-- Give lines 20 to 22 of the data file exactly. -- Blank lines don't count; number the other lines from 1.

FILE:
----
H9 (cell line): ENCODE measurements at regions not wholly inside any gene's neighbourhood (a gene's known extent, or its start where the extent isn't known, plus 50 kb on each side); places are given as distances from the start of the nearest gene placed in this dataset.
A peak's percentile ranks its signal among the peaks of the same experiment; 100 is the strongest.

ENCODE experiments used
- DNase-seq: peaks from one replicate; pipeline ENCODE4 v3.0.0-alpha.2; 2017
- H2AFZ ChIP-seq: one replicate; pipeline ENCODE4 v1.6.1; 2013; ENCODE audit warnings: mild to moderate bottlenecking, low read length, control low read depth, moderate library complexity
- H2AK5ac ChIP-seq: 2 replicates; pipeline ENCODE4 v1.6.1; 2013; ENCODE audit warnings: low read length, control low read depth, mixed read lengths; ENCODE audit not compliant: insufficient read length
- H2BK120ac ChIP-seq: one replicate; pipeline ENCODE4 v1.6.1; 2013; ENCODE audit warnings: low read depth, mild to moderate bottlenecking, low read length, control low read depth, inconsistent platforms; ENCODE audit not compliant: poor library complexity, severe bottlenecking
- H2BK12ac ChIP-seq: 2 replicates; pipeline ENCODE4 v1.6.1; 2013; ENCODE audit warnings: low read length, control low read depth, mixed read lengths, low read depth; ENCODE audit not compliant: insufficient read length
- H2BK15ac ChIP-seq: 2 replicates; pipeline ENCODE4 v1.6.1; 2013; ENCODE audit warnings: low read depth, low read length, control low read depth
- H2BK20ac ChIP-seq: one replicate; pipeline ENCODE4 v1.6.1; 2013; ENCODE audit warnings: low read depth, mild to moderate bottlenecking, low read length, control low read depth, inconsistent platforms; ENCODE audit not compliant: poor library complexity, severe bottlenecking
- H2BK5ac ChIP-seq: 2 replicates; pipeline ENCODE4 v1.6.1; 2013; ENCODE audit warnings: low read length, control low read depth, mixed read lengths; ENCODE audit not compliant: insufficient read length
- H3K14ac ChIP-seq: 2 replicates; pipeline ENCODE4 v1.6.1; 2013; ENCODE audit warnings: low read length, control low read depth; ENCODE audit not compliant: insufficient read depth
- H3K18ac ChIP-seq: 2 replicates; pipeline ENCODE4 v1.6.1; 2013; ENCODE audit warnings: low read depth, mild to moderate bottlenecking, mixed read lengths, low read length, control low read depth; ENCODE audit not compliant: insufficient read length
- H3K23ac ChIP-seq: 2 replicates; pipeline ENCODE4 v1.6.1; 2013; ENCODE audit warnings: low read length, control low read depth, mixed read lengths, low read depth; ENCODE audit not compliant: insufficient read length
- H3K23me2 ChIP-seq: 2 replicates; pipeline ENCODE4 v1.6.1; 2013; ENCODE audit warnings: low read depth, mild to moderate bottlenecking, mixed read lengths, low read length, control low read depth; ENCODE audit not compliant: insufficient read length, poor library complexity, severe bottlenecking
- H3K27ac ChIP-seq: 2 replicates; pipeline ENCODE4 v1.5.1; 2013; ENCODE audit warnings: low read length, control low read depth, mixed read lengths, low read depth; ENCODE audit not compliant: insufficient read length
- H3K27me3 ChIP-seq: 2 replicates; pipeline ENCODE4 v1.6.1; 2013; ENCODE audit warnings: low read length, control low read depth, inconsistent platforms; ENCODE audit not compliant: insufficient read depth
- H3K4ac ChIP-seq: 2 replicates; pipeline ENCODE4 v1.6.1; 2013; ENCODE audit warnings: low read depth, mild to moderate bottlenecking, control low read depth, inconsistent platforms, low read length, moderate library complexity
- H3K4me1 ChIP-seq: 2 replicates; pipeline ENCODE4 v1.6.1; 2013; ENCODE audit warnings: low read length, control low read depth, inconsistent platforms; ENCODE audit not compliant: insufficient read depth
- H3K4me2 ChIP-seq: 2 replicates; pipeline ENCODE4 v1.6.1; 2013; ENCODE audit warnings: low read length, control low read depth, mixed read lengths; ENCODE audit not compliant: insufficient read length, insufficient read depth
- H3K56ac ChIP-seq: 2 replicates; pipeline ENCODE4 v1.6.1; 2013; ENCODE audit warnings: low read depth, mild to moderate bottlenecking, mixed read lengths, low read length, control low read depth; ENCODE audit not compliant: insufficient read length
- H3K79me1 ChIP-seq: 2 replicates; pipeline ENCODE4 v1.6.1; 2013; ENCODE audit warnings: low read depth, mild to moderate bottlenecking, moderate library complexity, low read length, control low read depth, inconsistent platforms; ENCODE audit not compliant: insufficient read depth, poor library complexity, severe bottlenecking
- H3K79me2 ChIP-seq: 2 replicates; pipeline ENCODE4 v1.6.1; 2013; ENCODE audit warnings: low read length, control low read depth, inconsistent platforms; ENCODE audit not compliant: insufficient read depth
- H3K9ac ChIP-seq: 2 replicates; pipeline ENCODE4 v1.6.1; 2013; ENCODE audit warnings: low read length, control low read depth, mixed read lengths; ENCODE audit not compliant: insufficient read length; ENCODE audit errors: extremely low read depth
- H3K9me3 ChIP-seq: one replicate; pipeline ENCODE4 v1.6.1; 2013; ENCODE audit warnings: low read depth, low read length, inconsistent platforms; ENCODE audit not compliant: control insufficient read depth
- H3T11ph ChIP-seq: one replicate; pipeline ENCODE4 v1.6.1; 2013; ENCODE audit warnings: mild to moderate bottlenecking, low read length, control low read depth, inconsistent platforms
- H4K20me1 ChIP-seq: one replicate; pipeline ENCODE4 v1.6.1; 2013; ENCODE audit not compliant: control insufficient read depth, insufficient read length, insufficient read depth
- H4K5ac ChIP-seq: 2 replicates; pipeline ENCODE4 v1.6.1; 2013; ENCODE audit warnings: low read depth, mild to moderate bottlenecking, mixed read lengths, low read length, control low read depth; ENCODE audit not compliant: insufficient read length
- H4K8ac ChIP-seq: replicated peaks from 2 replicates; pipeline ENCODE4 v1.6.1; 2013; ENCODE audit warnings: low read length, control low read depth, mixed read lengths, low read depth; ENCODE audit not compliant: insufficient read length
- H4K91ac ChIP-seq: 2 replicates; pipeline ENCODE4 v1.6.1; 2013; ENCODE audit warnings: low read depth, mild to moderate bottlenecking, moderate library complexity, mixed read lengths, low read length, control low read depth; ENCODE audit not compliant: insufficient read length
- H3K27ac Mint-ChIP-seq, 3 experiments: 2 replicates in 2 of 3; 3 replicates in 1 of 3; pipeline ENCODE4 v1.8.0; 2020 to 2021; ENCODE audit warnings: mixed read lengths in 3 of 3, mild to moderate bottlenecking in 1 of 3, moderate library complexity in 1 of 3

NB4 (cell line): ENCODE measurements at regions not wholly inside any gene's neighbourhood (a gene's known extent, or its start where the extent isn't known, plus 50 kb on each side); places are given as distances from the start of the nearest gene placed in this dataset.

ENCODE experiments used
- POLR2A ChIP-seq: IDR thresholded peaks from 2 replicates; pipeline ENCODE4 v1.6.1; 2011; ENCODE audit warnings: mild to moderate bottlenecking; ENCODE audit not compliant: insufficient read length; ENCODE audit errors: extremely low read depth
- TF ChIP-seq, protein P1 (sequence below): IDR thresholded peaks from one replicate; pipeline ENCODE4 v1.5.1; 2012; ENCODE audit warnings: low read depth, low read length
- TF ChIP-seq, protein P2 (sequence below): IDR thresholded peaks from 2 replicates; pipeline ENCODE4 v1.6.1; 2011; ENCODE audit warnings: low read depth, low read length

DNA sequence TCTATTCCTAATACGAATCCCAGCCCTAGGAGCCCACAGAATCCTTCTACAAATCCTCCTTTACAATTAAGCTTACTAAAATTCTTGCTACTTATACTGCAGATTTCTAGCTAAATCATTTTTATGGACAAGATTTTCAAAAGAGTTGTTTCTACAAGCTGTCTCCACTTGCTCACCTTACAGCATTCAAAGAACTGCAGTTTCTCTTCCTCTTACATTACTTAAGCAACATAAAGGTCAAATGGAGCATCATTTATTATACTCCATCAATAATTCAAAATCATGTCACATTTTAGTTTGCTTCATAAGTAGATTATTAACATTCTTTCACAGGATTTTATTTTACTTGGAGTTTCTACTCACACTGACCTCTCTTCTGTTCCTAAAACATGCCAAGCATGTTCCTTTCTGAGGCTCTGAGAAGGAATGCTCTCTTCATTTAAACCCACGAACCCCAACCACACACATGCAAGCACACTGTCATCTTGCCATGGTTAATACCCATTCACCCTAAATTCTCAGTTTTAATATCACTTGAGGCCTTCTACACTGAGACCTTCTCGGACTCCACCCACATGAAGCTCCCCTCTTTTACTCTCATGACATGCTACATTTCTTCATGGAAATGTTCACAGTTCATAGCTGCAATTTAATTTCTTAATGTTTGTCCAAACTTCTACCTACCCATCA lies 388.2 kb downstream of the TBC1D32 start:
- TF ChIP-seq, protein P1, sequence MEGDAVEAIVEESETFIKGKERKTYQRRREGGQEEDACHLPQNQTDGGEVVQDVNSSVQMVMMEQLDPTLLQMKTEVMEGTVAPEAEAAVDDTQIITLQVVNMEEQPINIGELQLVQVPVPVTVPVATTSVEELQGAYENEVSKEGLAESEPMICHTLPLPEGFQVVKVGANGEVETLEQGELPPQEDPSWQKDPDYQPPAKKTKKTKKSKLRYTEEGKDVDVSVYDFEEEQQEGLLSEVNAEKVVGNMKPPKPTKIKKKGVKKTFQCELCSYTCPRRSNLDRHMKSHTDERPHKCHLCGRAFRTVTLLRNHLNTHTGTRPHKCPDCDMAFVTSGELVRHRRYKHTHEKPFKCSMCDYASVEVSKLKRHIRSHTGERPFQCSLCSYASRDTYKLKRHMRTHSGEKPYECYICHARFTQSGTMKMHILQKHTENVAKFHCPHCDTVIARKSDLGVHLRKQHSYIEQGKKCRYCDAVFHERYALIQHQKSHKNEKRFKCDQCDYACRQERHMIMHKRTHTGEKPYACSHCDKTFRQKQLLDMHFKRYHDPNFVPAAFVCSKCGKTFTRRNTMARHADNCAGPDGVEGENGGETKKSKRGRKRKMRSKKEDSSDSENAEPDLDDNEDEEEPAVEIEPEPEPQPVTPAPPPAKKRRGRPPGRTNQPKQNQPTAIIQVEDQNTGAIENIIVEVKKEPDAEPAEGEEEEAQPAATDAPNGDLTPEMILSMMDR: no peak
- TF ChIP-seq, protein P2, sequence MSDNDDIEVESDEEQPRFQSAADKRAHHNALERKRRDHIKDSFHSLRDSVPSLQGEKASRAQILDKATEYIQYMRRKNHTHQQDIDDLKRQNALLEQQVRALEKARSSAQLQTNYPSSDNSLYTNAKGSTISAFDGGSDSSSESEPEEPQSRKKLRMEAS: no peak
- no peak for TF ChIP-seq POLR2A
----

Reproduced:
- H3K4me2 ChIP-seq: 2 replicates; pipeline ENCODE4 v1.6.1; 2013; ENCODE audit warnings: low read length, control low read depth, mixed read lengths; ENCODE audit not compliant: insufficient read length, insufficient read depth
- H3K56ac ChIP-seq: 2 replicates; pipeline ENCODE4 v1.6.1; 2013; ENCODE audit warnings: low read depth, mild to moderate bottlenecking, mixed read lengths, low read length, control low read depth; ENCODE audit not compliant: insufficient read length
- H3K79me1 ChIP-seq: 2 replicates; pipeline ENCODE4 v1.6.1; 2013; ENCODE audit warnings: low read depth, mild to moderate bottlenecking, moderate library complexity, low read length, control low read depth, inconsistent platforms; ENCODE audit not compliant: insufficient read depth, poor library complexity, severe bottlenecking